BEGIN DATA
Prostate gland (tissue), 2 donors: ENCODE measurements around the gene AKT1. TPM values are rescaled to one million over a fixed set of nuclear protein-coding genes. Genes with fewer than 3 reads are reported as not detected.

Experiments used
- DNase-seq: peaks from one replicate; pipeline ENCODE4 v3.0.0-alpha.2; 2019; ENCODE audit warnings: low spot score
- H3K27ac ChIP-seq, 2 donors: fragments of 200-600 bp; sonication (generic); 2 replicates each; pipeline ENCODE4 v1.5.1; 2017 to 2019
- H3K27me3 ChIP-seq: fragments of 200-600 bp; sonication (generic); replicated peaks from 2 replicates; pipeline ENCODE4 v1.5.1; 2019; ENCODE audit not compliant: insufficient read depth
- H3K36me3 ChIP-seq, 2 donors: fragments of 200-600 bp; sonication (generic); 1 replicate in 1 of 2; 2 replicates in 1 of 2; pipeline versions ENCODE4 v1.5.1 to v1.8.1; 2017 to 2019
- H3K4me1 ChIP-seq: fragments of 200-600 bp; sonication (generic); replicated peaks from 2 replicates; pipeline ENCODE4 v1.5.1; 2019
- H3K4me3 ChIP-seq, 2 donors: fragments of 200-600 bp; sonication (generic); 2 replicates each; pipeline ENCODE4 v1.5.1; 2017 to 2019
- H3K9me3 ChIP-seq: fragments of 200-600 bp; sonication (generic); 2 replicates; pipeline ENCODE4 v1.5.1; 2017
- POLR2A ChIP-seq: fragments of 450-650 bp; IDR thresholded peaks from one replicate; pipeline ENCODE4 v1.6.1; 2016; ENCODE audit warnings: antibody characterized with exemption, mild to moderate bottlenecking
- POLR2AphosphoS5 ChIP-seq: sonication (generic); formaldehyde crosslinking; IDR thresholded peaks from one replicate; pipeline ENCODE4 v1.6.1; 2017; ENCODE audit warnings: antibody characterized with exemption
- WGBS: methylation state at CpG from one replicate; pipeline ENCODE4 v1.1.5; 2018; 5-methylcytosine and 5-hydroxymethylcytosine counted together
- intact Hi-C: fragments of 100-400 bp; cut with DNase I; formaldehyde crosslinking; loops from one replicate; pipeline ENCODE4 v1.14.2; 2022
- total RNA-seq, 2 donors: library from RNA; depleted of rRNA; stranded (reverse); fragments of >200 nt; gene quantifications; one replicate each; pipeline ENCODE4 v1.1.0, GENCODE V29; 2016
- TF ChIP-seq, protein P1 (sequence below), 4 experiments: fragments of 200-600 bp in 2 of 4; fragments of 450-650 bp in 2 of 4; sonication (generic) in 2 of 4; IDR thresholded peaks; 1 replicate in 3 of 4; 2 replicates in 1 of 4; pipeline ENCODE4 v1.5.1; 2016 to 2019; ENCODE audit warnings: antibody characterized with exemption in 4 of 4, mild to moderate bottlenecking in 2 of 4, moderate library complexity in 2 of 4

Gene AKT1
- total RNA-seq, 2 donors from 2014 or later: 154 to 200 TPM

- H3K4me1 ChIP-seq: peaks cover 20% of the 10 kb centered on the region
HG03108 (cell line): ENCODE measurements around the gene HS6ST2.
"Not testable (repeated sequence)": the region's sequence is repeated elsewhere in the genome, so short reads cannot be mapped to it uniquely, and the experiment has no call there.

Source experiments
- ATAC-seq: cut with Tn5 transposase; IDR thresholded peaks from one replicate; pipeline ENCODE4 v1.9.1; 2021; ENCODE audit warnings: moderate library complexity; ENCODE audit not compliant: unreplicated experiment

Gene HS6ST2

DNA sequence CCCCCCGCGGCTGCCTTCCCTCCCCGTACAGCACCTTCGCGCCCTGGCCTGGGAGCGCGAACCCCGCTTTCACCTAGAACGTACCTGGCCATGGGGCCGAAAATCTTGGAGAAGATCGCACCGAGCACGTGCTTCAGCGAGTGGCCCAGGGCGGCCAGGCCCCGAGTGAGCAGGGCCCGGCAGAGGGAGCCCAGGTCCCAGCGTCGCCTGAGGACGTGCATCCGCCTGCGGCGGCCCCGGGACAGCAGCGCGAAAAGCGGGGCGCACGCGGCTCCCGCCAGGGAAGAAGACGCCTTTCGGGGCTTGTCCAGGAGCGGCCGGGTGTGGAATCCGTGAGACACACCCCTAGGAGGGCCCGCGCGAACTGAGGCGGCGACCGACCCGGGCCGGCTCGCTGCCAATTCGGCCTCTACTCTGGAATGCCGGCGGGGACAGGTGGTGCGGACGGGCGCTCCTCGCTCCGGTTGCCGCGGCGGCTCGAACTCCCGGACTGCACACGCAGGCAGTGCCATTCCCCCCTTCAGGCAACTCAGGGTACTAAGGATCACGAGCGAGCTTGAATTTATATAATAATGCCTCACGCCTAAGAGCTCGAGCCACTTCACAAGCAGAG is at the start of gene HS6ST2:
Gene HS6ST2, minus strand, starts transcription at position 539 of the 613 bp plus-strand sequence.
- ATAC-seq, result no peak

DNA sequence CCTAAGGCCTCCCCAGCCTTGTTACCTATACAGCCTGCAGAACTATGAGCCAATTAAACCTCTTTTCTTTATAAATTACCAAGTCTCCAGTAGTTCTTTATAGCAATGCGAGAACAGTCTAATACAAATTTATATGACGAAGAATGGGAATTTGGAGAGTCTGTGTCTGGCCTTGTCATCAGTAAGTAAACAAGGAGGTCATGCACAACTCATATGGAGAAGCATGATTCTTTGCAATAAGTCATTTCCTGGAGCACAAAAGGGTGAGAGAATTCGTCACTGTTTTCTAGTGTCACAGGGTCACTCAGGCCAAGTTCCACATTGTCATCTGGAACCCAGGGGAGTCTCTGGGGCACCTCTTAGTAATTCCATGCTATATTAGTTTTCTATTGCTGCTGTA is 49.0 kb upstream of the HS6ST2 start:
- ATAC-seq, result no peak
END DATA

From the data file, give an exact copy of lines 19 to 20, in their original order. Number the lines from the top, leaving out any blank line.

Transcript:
HG03108 (cell line): ENCODE measurements around the gene HS6ST2.
"Not testable (repeated sequence)": the region's sequence is repeated elsewhere in the genome, so short reads cannot be mapped to it uniquely, and the experiment has no call there.